By Samson Echenim
The Nigerian Civil Aviation Authority (NCAA) says it will commence the immediate demolition of 8,805 telecommunication masts belonging to Nigeria’s indigenous telecom giant, Globacom Nigeria Limited and some commercial banks.
The aviation technical regulator said the telecommunication operator and the banks failed to “regularity their masts”.
Out of the number of masts marked for demolition, 7,012 belong to Globacom, 439 belong to United Bank of Africa, Guaranty Trust Bank owns 295 masts, while Unity Bank and Sterling Bank own 217 and 159 masts respectively.
Others are Access Bank, 303 masts, Union Bank, 92, First City Monument Bank, 205 and Fidelity Bank 83 masts.
NCAA had given the affected institutions a 30-day ultimatum to comply with the regularisation of their infrastructure, but the agency said they “discountenanced the authority’s regulatory requirements on the clearance to erect any high structure within the navigable airspace in Nigeria.”
NCAA’s spokesman, Sam Adurogboye said the aviation regulator had earlier warned all Global System for Mobile Communications (GSM) providers and telecom operators against violation of safety regulations.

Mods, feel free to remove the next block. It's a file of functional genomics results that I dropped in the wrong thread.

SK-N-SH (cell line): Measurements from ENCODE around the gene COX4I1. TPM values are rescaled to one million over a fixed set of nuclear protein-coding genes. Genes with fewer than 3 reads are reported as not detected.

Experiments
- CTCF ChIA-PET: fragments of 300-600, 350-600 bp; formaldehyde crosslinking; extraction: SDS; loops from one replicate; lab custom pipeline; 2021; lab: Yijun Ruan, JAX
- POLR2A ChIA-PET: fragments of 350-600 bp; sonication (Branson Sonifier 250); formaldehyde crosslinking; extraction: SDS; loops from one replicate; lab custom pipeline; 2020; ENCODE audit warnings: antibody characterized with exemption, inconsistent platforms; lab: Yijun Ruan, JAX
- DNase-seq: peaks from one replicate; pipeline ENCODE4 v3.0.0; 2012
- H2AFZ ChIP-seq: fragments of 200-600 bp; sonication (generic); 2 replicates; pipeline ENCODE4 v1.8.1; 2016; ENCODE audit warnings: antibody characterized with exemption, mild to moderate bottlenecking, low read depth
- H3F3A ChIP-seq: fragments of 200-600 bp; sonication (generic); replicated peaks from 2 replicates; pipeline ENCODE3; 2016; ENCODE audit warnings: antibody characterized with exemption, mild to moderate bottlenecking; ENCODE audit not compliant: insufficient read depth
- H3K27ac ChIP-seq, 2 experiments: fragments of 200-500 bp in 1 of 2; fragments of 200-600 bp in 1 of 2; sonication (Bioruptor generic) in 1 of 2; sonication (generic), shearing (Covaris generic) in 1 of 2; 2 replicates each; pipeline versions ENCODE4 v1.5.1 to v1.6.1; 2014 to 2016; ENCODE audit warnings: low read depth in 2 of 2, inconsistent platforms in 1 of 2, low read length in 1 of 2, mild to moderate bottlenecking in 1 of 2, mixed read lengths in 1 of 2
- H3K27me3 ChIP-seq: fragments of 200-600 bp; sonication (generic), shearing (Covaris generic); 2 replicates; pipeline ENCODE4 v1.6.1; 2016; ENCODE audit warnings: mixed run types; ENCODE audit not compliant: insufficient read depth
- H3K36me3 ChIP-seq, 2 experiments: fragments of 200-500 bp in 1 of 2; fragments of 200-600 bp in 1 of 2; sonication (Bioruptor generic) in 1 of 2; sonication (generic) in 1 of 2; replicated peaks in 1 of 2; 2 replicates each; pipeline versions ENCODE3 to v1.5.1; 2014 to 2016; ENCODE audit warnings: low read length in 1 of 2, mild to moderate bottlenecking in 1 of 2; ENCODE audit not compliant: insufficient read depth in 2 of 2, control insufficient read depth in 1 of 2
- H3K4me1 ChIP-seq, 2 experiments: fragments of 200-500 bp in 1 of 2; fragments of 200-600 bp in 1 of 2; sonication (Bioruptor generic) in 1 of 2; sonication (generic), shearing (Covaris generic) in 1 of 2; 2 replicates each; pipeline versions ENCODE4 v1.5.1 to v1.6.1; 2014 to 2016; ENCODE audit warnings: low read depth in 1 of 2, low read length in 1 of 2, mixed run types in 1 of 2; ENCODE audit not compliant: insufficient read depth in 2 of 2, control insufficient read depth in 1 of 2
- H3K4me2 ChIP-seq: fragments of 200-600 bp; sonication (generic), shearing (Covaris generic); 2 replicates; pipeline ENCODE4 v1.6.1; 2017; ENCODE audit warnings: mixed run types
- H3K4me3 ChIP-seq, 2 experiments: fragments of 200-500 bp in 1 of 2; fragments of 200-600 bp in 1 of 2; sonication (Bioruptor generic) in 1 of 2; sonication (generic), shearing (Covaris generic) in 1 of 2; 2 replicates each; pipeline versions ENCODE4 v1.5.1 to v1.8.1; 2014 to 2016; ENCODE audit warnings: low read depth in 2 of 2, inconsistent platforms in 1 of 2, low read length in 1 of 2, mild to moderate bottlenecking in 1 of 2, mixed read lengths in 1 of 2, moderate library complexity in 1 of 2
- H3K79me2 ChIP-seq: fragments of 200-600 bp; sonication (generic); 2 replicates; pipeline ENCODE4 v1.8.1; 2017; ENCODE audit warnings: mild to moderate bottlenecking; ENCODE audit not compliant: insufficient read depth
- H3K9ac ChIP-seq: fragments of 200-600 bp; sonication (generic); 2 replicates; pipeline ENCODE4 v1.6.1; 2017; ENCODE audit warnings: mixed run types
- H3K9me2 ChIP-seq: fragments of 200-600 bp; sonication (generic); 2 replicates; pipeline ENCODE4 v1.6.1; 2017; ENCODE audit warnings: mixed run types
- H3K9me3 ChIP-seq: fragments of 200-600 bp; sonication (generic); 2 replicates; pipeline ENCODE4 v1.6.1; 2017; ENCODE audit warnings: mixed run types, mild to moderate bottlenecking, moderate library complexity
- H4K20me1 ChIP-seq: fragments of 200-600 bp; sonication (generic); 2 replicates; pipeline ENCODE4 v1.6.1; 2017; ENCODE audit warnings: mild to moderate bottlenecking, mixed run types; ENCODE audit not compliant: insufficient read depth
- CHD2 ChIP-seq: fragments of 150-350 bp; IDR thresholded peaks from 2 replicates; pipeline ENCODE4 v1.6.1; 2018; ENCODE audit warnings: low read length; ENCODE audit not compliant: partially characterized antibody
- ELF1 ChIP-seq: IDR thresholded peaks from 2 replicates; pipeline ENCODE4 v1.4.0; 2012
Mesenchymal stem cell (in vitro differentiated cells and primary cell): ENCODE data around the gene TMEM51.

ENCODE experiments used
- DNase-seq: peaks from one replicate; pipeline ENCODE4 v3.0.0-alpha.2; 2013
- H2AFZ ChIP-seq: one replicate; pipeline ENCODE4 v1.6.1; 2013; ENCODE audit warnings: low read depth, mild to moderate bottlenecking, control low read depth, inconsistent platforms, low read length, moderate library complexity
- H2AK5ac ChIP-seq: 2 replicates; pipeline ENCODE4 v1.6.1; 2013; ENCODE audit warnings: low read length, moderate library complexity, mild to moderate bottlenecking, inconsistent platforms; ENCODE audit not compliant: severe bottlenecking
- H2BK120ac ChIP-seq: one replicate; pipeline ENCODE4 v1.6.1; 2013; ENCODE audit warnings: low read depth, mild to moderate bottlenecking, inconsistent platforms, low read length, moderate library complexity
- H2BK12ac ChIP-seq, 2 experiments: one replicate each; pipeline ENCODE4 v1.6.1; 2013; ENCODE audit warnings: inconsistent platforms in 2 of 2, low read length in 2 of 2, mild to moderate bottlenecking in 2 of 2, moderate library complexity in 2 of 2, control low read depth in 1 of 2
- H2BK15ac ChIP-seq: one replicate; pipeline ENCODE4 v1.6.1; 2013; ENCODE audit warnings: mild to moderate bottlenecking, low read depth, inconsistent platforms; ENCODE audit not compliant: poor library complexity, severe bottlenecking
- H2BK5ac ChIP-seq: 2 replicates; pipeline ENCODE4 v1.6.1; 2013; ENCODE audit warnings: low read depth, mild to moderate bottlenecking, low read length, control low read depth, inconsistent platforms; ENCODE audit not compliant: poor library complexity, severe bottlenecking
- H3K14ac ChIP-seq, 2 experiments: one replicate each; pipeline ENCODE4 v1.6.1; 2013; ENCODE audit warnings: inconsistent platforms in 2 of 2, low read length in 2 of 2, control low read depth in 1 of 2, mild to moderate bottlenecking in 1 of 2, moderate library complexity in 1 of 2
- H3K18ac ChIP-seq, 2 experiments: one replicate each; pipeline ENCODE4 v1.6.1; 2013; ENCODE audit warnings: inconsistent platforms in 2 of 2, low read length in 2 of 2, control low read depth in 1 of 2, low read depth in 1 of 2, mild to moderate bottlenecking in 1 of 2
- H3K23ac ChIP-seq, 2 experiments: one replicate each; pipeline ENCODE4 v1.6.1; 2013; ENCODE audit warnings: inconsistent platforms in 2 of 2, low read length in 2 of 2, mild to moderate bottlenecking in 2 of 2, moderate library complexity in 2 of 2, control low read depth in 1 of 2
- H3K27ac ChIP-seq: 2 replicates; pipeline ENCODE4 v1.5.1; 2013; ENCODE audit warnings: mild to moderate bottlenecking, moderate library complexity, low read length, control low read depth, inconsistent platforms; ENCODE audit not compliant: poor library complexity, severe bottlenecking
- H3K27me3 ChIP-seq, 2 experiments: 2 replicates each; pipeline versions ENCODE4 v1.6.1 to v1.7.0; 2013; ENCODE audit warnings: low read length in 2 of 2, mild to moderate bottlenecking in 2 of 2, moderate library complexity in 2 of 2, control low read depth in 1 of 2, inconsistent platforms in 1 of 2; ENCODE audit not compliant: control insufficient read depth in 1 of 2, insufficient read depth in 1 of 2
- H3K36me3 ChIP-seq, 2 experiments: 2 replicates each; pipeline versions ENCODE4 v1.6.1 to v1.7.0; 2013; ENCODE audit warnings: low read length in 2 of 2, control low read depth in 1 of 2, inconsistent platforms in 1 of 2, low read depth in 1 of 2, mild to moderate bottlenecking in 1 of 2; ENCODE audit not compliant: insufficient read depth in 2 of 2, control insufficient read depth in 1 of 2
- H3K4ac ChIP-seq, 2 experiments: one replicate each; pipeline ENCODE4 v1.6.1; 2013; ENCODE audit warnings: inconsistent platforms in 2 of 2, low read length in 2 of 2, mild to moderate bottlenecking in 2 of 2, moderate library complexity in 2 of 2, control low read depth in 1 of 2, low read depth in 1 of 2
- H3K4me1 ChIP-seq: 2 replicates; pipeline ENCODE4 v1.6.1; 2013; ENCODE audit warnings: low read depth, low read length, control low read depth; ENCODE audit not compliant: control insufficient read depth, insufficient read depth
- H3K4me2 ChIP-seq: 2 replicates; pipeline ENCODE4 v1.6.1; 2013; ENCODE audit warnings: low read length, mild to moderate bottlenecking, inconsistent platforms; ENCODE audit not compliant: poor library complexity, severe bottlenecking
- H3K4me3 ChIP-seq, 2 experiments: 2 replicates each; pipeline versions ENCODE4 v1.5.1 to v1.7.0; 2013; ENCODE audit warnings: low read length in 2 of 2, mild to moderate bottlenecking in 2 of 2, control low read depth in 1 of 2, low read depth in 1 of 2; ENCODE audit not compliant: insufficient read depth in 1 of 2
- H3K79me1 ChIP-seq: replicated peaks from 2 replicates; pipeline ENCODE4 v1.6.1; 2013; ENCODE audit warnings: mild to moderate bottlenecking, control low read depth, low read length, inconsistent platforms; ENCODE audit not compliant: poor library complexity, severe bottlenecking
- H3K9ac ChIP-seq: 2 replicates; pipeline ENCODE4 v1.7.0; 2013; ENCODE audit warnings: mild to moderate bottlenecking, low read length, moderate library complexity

According to the NCAA spokesman, the regulatory authority is left with no choice as the 30 – day ultimatum given to those telecommunication service providers has lapsed ,noting that prior to the expiration of the ultimatum, letters of reminder were written to all affected organisations to obtain Aviation Height Clearance (AHC) for their masts.
Adurogboye said: “This is derived from the Nigeria Civil Aviation Regulations (NigCARS) Part 18.104.22.168.3.1 which stipulates that No person or organisation shall put up a structure (permanent or temporary) within the navigable airspace of Nigeria unless such a person or organisation is a holder of Aviation Height Clearance Certificate granted under this regulation.
”In line with this, the Regulatory Authority requires an Aviation Height Clearance (AHC) approval for every tower installation in the country irrespective of the height and location.”
Under the Civil Aviation Act, 2006, section 30(3) (1), the NCAA is empowered to prohibit and regulate the installation of any structure which by virtue of its height or position is considered to endanger the safety of air navigation.
Adurogboye said while some of the providers and operators have since commenced regularisation of their masts, others have failed to do same.
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